The Role of Organized Crime in Identity Theft


In days of old, organized crime was all about the muscle. It consisted of gambling, loan sharking, prostitution, and drugs. While the stereotype of organized crime is still around today, organized crime leaders have learned that they can get the same results as they always had by using hackers to break into almost any database, access information from unknowing victims, and then use that information to set up new accounts.

Of course, they can also access and even take over existing accounts. Meanwhile, the victims remain unaware until they attempt to apply for credit or get notified by a financial institution.

What Is a Cybercrime?

The term cybercrime generally refers to the electronic theft of any data, such as an individuals' personal information, state secrets, corporate information and more. Cybercrime came into mainstream awareness after several criminal hackers began breaking into the databases of well-known companies. The criminals had access to sensitive data and began using that data to commit espionage and identity theft.

Cybercrime is quite lucrative for those who practice it, and at this point, it is showing no sign of stopping. Over the past 10 years, cyber thieves have been focused on developing new and sophisticated methods of capitalizing on Internet users, and as of now, there is little danger that they will ever be caught.

Meanwhile, innocent consumers are increasingly confronted with more risk to their money and personal information with every year that passes.

What Are the Most Infamous Cybercrimes?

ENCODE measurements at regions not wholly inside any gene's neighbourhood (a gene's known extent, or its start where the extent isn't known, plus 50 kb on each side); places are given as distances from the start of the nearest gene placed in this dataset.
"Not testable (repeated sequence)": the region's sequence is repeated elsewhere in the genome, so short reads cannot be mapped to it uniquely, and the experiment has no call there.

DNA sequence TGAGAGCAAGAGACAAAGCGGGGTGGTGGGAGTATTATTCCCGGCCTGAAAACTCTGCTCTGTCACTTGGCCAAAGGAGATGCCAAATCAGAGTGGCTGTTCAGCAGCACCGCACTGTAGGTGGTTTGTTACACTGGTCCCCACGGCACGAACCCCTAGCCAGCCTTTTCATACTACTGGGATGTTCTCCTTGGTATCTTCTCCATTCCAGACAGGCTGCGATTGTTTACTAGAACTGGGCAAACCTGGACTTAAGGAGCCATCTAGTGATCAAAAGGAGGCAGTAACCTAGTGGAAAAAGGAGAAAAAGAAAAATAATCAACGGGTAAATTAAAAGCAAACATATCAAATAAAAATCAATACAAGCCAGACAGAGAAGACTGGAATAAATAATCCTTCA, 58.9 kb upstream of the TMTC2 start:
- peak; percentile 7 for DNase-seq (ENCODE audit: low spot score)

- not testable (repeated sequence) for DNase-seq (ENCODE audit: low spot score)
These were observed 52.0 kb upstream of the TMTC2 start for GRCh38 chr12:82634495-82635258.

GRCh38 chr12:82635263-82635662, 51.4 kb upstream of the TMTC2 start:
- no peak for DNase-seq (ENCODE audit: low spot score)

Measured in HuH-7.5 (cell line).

There have been some quite infamous cybercrimes over the years. Here are some of the most notable:

  • The "I Love You" Worm Email Scam - In 2000, emailed with a subject line stating "I love you" proved to be irresistible, and millions of people opened them. When doing so, they were met with an email and attachment, which was supposedly a love letter. Upon opening the love letter, the victim's computer was infected with a virus, and in this case, it cost government agencies and companies an estimated $15 billion in damage.
  • The Mass MyDoom Infection - The MyDoom worm is a fast-moving pest that first came into systems in 2004. It also tops a list from McAfee as one of the most expensive in terms of monetary damage, which is estimated to be more than $38 billion. This worm also sent enough spam to email users that it slowed global Internet access by about 10 percent, and then reduced access to some websites by as much as 50 percent. This has cost billions in lost online sales and productivity.
  • The Conficker Worm - The Conficker worm hit computers in 2007, and it infected millions of machines. This worm went even further than the MyDoom and "I Love You" worms, and it allowed hackers to control the victim's computer remotely. This worm caused just over $9 billion in damage.

Why a Cybercriminal Will Target You

Most people don't understand why a cybercriminal would focus on them. Their goal, however, is to target anyone they can, take your name, date of birth, Social Security number, address and other information. Cybercriminals also look for credit card accounts, bank accounts or data that they can use to open up a new account or take over an existing account.

For about 75 years, Social Security numbers have become a national identifier.

The numbers first were used in the 1930s to track Social Security benefits, but these days, it is used for much more. You have to disclose your Social Security number with regularity, and it likely appears in hundreds, if not thousands, of records, files, and databases. Plus, there is an untold number of people who have access to it. Anyone who can access your Social Security number can use it at a hospital, bank, to obtain credit or get a job, all in your name, which can have devastating results for you in the future.